Just to keep things updated:  I cleaned out the back shed yesterday, forcing my poor mistreated husband to do the dirty work of smashing all the wasp nests in it.  Everything in there is now neat and tidy, we have tons of free space there now and as a bonus there is no longer a giant plastic Frankenstein staring at me every time I look for a shovel.  Frankie is going to Goodwill to grace the porch of some other kindly soul on Halloween night. 

The trailer is filled with things to go to the dump, and we didn't even get the other shed done!  I still have work to do in the back yard to prep it for all of my overflow plants and the squashes, but it's in much better shape now and won't be too much work.

The seedlings are all out enjoying a lovely sunny day.  Everything is in great shape; but I am desperately awaiting the sprouting of the eggplants and peppers which seem to be taking forever.  Until i know if they will sprout I don't want to plant more.  The eggplant seed pack says it'll take 16 days for germination!  In gardening, that's like saying an eternity.

Peaceful Valley Farm and Garden supply sent me a catalog the other day with an enclosed free pack of Beefsteak Tomato seeds, so I suppose I will add them to my list of varieties to plant, and a friend gave me a few seeds of Chadwick (?) Cherry tomatoes as well.  I think that brings my tomato variety list up to around 12.  Hopefully I can find room for all of them, I generally only plant one of each variety but the Brandywine and Cuore di Bue which I plant two of.  This year both beds will be planted in hot season crops though so i might be able to fit extras of each, as well as the peppers and cucumbers.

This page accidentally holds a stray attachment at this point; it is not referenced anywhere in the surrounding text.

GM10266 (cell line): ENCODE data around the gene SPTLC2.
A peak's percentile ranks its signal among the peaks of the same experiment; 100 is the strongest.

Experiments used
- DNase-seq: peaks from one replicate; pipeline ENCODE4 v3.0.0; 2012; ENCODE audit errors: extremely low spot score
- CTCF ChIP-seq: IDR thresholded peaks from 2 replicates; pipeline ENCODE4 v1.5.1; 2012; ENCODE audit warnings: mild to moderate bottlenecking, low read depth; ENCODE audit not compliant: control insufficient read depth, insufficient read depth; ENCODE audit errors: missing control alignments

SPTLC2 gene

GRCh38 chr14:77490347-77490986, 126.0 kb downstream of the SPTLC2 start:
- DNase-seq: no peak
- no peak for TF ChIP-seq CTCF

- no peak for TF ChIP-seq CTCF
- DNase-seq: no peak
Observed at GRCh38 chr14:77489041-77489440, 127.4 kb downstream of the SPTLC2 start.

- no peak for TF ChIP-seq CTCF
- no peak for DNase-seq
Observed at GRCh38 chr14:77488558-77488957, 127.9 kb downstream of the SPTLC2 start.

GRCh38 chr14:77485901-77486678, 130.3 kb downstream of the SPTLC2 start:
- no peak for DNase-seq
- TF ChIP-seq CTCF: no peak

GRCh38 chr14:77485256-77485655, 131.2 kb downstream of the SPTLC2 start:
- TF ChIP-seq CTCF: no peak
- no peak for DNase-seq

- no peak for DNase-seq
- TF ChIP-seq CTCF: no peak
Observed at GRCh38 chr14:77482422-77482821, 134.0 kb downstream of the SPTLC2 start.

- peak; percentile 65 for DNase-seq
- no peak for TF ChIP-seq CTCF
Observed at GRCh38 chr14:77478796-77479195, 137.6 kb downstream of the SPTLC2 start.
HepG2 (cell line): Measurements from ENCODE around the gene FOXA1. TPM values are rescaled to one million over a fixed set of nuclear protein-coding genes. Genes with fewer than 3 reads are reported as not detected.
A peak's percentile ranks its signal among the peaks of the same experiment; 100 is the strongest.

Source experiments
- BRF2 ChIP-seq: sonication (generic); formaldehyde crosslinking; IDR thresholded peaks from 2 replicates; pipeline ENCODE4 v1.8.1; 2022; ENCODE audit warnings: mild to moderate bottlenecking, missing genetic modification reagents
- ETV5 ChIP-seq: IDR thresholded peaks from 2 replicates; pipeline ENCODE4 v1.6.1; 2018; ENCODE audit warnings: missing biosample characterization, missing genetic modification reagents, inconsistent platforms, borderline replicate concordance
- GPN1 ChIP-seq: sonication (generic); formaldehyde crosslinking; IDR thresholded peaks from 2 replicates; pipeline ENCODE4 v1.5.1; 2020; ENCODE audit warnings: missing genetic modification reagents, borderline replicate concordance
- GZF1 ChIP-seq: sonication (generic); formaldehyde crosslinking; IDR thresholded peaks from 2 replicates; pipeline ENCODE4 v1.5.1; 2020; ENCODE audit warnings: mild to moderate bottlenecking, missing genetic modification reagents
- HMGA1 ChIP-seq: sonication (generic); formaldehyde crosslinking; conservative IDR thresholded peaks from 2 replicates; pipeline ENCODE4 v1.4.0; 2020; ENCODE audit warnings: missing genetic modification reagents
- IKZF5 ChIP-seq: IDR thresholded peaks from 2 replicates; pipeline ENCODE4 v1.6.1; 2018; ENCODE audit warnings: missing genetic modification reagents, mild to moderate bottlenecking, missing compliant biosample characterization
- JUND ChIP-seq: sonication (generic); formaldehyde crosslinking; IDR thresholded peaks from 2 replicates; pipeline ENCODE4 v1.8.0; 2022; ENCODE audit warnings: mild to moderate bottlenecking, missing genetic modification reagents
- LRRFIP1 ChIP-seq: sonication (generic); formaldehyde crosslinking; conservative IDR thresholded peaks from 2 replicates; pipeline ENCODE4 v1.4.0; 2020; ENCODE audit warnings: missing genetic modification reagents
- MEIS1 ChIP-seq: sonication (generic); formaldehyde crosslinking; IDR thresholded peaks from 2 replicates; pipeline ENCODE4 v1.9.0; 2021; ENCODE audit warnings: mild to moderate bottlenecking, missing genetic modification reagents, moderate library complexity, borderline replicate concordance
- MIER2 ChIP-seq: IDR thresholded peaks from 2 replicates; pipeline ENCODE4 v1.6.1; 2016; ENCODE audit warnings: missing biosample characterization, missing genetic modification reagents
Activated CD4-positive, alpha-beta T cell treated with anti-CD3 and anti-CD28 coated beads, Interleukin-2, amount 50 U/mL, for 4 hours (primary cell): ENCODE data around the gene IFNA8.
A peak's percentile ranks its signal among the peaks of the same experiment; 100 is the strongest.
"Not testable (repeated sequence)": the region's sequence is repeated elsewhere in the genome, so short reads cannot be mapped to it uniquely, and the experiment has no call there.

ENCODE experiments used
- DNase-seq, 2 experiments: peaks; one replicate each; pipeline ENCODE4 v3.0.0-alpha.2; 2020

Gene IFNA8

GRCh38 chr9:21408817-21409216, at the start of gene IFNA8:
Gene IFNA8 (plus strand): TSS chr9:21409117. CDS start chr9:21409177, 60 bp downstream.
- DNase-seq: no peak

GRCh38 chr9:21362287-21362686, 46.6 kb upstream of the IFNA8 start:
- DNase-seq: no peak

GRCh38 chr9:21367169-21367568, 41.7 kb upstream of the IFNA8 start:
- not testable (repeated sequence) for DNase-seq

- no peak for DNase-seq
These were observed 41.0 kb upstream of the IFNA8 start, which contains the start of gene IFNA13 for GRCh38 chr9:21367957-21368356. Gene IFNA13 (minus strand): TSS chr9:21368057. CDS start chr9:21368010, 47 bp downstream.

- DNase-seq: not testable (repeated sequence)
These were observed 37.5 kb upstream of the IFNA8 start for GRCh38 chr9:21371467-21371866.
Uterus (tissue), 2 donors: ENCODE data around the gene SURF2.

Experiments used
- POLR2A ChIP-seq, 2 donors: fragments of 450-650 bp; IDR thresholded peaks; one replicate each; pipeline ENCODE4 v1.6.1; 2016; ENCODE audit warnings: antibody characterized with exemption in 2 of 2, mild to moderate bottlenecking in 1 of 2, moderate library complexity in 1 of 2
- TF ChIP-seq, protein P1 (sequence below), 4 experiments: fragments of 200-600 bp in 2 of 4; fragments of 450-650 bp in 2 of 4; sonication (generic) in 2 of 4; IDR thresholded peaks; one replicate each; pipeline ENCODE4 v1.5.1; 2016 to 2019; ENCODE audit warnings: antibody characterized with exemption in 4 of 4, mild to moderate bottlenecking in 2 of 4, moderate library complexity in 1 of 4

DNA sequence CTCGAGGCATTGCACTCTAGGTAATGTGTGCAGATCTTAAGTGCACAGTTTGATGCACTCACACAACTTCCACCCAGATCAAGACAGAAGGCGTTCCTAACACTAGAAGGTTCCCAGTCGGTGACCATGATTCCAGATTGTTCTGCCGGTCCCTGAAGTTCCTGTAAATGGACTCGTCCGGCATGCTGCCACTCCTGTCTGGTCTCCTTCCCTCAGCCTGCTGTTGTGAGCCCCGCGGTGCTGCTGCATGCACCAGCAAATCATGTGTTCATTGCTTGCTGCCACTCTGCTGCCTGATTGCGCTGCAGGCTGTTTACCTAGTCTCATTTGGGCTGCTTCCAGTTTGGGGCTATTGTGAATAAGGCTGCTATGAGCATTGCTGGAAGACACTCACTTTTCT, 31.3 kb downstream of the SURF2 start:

I can't wait to have a larger garden, the lack of space is really beginning to get to me. 

For posterity's sake here are a few quick pictures of how the garden is coming along:

Sasha enjoying the garden.

Sasha is a firm believer that the garden is a tiny jungle grown just for her.


Pumpkin, zucchini, cucumber, and tomato seedlings in the sunshine.

more tomato seedlings, the ones in the clamshell haven't sprouted yet.

Winter squash seedlings are getting big... may be time to repot.

Bed #2 all planted and covered

Whiskey barrel #2 bizarre scattering of volunteer sunflowers, carrots my son threw in, cilantro in need of planting and two old onions I had no room for.

Whiskey barrel #1: kale and a few spare lettuces (they are sad because they went through the snow)
Backyard full of Goodwill holiday decor. Wanna play Where's Frankie?

The lovely, (almost) blackberry-free soil behind all the Goodwill boxes.


And that about wraps it up for today!  It's supposed to be hot, hot, hot today reaching a near record high of 81 degrees so I think I'll kick back and relax and just do the dump trip to conserve energy.  Have a lovely day all! :)


Sunday, April 22, 2012

Takin' Out the Trash

My second 4x8 bed is finally planted, I just hope it's not too late.  Things are starting to come together and soon I won't have a to-do list nagging at me every time I sit down to relax.  The second bed is a bit sloppier than the first; somehow I ended up with almost a dozen cauliflower in it and only 2 broccoli, plus a couple unlabeled brassicas.  The seedling tray these plants were in took the most damage when the greenhouse fell over, and I'm guessing that was when the labels got lost.  I think they're cabbages... but most brassicas look very similar at that stage.